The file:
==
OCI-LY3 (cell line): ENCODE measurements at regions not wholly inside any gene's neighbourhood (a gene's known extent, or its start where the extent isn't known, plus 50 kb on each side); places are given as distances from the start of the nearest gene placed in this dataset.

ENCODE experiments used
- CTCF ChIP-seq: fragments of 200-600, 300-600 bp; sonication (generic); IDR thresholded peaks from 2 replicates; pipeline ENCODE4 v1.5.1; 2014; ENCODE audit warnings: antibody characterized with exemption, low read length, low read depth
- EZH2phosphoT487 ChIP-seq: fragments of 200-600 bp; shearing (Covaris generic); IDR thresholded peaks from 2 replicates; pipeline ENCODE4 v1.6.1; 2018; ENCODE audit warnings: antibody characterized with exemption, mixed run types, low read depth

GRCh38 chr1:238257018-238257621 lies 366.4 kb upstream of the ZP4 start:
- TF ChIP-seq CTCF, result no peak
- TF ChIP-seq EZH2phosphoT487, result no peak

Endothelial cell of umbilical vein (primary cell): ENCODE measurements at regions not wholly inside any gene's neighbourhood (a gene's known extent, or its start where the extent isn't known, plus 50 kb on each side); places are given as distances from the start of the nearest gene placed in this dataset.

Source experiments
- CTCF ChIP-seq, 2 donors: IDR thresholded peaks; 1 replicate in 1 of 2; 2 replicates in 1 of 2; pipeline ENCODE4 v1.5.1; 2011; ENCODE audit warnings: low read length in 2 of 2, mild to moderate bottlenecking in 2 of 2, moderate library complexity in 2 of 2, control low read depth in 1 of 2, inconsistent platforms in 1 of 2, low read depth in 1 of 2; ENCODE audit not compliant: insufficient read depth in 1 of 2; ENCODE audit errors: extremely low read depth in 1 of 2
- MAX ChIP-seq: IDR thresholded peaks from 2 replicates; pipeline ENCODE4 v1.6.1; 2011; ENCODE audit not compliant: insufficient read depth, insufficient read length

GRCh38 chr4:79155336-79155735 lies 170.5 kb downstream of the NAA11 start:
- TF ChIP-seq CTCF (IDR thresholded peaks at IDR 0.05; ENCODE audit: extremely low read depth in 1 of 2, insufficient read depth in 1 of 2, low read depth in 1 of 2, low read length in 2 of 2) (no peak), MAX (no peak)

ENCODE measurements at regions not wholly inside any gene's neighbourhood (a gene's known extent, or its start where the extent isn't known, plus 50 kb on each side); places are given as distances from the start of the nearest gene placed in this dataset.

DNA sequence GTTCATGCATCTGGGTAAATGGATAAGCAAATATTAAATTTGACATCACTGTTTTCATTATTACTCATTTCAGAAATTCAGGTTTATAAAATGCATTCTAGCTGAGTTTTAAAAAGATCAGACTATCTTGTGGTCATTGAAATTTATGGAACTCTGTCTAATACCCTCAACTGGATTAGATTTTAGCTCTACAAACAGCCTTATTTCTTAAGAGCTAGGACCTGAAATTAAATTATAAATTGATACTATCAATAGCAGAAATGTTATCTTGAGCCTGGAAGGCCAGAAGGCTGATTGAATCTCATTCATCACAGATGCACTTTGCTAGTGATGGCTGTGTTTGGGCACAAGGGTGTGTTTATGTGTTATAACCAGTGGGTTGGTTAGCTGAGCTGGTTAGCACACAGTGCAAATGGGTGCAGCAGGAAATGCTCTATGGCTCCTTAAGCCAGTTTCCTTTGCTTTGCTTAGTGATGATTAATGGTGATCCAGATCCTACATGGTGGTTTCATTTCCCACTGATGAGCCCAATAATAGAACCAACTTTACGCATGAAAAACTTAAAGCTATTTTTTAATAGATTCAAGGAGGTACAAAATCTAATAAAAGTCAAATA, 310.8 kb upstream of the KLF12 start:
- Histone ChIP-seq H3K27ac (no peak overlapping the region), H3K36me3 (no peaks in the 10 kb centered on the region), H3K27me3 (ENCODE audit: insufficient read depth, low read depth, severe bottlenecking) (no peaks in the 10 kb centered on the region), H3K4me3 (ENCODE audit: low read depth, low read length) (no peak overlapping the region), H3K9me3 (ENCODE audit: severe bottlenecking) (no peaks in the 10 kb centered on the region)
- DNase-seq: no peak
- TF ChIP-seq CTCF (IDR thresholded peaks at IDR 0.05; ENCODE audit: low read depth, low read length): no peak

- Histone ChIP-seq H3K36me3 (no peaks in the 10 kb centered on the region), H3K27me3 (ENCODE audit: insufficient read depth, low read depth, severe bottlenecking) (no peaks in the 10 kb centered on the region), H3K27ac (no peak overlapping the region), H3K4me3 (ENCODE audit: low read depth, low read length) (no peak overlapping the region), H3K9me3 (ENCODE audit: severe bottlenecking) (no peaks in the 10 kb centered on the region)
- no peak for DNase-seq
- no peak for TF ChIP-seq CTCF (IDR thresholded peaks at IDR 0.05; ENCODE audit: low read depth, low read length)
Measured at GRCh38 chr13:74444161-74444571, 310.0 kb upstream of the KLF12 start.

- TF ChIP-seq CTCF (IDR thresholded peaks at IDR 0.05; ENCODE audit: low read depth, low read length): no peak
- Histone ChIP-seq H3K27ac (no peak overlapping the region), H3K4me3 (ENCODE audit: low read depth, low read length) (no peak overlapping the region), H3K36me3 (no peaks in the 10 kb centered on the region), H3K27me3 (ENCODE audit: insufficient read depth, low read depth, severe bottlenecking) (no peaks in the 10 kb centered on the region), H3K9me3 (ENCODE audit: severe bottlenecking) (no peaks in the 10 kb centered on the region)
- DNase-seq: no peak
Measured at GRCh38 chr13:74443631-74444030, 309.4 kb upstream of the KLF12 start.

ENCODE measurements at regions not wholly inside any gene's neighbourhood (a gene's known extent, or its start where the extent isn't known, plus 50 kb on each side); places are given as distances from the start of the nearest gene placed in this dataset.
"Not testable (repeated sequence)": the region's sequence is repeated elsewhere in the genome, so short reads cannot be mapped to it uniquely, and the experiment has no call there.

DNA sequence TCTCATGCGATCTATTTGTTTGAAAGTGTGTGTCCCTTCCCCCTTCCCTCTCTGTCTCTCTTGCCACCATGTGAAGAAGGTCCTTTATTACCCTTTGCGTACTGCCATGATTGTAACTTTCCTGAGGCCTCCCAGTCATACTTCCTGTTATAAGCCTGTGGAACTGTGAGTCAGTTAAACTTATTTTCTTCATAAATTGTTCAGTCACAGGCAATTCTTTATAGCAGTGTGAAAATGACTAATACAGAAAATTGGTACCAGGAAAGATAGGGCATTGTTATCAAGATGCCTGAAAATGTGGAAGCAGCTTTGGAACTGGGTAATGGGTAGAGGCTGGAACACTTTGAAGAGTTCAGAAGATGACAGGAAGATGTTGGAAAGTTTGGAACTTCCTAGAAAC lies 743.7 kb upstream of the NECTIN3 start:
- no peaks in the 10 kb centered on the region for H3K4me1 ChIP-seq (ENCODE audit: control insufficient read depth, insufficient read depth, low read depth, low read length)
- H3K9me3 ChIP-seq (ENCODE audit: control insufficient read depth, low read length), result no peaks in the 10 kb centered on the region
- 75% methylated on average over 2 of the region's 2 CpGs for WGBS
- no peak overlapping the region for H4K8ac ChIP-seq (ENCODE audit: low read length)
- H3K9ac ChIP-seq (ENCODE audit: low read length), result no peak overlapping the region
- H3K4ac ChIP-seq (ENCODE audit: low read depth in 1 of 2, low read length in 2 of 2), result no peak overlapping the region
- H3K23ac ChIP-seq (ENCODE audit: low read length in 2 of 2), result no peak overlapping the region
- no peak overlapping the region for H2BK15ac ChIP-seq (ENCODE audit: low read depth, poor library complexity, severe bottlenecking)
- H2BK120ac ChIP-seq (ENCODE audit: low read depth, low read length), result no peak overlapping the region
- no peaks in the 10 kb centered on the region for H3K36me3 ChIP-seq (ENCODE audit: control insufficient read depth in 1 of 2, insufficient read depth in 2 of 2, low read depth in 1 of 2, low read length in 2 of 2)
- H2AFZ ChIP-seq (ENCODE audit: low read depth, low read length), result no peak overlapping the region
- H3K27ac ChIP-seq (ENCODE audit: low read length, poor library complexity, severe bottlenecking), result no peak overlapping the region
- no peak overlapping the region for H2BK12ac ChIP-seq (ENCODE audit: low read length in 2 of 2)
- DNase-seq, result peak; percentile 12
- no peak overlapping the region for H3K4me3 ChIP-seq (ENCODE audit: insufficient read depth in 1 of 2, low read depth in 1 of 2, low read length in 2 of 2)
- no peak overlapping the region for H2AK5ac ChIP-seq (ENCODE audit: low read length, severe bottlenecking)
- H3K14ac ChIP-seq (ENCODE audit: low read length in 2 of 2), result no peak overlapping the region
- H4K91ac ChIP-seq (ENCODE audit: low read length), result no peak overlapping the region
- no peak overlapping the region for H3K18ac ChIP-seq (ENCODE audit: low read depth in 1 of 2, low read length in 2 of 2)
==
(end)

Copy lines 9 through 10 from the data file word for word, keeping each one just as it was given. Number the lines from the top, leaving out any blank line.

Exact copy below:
Source experiments
- CTCF ChIP-seq, 2 donors: IDR thresholded peaks; 1 replicate in 1 of 2; 2 replicates in 1 of 2; pipeline ENCODE4 v1.5.1; 2011; ENCODE audit warnings: low read length in 2 of 2, mild to moderate bottlenecking in 2 of 2, moderate library complexity in 2 of 2, control low read depth in 1 of 2, inconsistent platforms in 1 of 2, low read depth in 1 of 2; ENCODE audit not compliant: insufficient read depth in 1 of 2; ENCODE audit errors: extremely low read depth in 1 of 2